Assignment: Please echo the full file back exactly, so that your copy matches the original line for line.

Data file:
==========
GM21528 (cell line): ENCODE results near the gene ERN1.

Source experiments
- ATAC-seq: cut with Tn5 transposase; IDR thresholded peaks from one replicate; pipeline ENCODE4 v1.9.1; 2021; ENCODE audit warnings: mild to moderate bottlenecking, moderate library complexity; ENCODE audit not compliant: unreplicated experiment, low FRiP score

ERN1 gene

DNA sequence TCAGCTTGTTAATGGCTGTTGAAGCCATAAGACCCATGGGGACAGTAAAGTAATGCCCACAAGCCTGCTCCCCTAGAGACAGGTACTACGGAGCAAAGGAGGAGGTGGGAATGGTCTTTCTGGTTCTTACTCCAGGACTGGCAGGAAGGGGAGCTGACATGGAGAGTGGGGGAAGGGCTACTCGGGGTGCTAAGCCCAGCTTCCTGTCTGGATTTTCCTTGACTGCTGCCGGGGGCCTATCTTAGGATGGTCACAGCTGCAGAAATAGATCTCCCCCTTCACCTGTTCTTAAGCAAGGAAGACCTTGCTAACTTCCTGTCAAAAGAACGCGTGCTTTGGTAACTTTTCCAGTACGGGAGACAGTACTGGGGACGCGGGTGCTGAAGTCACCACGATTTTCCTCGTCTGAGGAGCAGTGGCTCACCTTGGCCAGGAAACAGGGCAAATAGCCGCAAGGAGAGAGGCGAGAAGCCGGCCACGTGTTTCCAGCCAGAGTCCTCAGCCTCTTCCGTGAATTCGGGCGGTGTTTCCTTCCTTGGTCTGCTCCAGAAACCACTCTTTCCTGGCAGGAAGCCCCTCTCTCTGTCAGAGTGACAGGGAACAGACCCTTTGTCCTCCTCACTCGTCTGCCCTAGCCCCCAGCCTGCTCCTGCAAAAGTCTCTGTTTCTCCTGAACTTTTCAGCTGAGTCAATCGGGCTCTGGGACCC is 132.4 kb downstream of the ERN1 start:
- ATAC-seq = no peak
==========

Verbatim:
GM21528 (cell line): ENCODE results near the gene ERN1.

Source experiments
- ATAC-seq: cut with Tn5 transposase; IDR thresholded peaks from one replicate; pipeline ENCODE4 v1.9.1; 2021; ENCODE audit warnings: mild to moderate bottlenecking, moderate library complexity; ENCODE audit not compliant: unreplicated experiment, low FRiP score

ERN1 gene

DNA sequence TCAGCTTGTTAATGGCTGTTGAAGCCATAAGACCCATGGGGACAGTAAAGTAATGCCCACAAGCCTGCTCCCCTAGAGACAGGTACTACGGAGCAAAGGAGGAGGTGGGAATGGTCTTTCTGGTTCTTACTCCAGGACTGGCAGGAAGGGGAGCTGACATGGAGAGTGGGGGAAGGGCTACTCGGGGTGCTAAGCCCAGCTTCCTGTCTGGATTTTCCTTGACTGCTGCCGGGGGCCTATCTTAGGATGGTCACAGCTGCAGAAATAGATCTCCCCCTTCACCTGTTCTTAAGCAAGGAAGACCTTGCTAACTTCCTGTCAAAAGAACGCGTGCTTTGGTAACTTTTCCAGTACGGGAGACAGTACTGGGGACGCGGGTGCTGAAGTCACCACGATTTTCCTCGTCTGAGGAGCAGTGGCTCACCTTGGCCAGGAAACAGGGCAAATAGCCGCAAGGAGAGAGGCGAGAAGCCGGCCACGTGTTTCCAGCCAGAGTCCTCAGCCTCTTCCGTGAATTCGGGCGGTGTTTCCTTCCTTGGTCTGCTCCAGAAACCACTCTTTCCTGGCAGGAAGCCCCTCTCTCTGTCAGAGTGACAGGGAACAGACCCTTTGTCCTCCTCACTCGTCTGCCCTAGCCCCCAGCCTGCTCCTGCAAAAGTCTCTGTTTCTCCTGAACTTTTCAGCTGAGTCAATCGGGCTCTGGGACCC is 132.4 kb downstream of the ERN1 start:
- ATAC-seq = no peak